Tea is one of the most popular beverages around the world for a reason. It may essentially just be hot leaf juice, but it's an invigorating and refreshing drink perfect for a cold day (or any other day, for a lot of people). But tea isn't just popular for its caffeine content and flavor -- it's also popular for health reasons. You've probably heard about the benefits of drinking tea, like increased antioxidants and anti-inflammatory effects -- but where do those actually come from? The answer, it turns out, is tannins.
Tons of different foods have tannins -- coffee, chocolate, wine -- but why? If you're thinking they must be some chemical additive thrown in by big tea corporations, think again: Tannins are totally natural. They actually exist as a means for plants to protect themselves against pests. However, the negative effects tannins have on pests turn out to be beneficial to humans -- that is, most of the time. There are potential negatives to tannins, too.
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Tannins Have All Sorts Of Beneficial Effects
Tannins belong to a class of chemical compounds called polyphenols, which exist in plants. Those antioxidant and anti-inflammatory effects aren't just talk; tannins really can have both effects, in addition to acting as a blood sugar regulator, according to a review in the journal Biomedicine & Pharmacotherapy. There are actually many different types of tannins; one of the main kinds found in green tea is called epigallocatechin gallate, and is thought to help protect against cellular damage and chronic illnesses such as heart disease, per Healthline. Theaflavins and thearubigins are other groups of tannins that are responsible for giving black tea its dark color, and are also thought to protect cells from damage from free radicals.
Black tea generally has the highest level of tannins, which is also why it has the most "tea-like" flavor, as tannins imbue foods with characteristic bitterness (for comparison, green tea generally has the least). Tannins also have the peculiar effect of reducing lubrication in the mouth; if you've ever thought tea or wine tasted "dry," one likely reason for that is tannins.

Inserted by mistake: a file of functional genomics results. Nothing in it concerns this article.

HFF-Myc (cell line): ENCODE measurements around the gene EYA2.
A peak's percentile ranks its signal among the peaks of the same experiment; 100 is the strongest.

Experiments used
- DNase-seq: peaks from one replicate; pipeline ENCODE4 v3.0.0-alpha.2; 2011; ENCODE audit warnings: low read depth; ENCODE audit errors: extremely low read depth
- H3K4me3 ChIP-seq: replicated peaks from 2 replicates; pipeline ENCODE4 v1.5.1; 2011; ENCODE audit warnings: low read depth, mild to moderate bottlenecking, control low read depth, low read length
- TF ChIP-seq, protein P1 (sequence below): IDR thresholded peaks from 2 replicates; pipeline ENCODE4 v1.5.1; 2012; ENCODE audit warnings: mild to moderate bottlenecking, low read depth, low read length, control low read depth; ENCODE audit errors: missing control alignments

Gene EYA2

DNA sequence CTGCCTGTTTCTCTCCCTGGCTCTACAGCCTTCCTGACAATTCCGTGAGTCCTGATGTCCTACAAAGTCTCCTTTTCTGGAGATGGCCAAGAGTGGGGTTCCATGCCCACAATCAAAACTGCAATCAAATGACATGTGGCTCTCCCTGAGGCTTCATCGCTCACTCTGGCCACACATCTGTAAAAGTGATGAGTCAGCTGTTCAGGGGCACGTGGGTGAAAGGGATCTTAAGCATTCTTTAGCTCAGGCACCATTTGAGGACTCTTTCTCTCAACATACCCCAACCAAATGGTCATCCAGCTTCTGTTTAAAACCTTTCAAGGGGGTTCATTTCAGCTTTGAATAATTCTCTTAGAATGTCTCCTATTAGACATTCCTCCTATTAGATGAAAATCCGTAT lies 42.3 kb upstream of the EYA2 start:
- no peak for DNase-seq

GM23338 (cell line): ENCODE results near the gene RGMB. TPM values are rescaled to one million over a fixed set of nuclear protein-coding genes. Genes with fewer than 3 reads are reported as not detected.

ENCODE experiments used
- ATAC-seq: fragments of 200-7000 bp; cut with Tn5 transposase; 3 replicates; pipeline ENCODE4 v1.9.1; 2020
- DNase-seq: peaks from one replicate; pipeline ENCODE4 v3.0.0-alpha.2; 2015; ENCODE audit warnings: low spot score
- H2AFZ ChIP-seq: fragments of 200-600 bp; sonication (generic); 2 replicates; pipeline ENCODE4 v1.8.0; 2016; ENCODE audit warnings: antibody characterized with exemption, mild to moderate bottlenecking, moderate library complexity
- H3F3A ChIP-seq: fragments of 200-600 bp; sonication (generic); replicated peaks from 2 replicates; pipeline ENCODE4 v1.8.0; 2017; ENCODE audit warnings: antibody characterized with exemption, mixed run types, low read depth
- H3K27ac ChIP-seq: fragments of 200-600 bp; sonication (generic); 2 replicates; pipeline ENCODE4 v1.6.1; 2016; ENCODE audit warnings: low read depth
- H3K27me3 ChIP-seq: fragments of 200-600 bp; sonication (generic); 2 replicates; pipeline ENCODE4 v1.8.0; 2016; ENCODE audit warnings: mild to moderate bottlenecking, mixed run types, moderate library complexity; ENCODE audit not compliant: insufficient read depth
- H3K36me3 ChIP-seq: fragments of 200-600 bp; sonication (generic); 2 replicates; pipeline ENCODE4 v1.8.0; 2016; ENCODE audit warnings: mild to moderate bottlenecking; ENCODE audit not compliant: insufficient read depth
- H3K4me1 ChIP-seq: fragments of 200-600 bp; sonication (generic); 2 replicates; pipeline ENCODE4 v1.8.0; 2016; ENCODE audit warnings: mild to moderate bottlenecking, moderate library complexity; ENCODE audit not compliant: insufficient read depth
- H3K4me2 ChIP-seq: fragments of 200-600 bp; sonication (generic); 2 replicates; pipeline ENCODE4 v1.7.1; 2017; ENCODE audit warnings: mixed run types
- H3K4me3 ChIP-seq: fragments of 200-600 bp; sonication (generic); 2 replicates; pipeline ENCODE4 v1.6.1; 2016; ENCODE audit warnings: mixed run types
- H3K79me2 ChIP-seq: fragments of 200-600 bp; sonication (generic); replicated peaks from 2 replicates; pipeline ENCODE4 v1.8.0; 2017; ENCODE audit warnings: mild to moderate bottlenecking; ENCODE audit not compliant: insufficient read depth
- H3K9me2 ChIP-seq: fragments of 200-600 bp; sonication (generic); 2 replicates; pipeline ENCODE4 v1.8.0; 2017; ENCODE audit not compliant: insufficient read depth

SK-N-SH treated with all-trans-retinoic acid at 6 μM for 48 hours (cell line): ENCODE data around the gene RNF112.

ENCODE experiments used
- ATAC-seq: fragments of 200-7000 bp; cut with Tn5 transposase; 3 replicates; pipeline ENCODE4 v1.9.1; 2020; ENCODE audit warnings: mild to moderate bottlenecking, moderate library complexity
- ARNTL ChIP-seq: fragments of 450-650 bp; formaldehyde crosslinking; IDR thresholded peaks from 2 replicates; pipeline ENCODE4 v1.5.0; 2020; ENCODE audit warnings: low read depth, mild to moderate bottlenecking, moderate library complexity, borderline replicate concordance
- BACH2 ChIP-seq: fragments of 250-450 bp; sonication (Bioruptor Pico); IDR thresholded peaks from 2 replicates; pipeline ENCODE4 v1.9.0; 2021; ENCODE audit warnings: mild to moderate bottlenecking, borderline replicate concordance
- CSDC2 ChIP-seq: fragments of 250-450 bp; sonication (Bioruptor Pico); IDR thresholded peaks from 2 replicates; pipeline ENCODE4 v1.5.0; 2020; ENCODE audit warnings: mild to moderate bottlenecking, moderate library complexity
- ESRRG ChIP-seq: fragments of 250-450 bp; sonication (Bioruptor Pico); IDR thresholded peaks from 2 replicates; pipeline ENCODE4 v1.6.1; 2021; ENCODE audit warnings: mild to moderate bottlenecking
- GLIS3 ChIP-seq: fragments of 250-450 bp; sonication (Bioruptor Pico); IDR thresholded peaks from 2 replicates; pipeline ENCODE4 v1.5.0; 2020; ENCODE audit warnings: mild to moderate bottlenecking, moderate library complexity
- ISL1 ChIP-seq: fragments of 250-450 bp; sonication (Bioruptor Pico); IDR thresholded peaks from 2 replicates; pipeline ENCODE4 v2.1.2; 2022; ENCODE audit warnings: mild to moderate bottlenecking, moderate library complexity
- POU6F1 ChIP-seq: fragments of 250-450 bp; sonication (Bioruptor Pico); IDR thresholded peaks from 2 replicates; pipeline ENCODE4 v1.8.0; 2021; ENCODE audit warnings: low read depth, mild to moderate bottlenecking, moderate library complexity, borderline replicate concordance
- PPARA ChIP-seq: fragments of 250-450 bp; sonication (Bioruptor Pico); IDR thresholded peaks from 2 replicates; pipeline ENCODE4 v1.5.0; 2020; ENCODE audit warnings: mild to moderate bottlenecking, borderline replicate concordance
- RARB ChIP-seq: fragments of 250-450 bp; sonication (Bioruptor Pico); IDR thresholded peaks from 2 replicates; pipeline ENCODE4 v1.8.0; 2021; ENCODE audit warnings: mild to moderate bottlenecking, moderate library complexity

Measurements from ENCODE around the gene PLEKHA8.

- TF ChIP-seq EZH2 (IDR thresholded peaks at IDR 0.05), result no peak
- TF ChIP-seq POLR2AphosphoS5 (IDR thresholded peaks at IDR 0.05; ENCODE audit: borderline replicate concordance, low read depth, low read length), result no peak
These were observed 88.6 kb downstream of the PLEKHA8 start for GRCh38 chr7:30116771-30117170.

Tannins actually get their name from the leather goods industry. In addition to all of their other benefits, tannins have a coloring effect on whatever they're combined with; the compound was historically used to treat and dye animal hides to turn them into leather, per the U.S. Forest Service. Technically, this means that when you drink tea, you're sort of drinking ink.
Tannins Can Also Have Negative Effects
Unfortunately, not all of the effects of tannins are necessarily positive. Tannins can cause nausea if ingested on an empty stomach, for instance, as they may irritate your digestive tract, per Healthline. They can also mess with how your body absorbs iron, potentially contributing to conditions like anemia.
OK, but what about cancer? It turns out the answer here isn't nearly as straightforward. Per the journal Critical Reviews in Food Science and Nutrition, it's possible tannins either help cause cancer or help prevent it -- we don't actually know right now for certain. Tannins have also been reported to accelerate blood clotting, lower blood pressure, and trigger liver necrosis, among other negative effects, per a review in the International Journal of Pharmaceutical and Biological Science Archive. Many researchers have called for more studies on the compound, which highlights just how little we know about many of the foods we eat and their effects on our bodies.
So should you worry about tannins in tea? Probably not too much. The worst effects seem only to be associated with significant tannin consumption. WebMD recommends consuming no more than four or five cups of black tea per day. If you have sensitive digestion, you can neutralize some of the tannins by adding a splash of milk to your teacup or having some food with your drink. As with everything, moderation is key.
Read the original article on Daily Meal.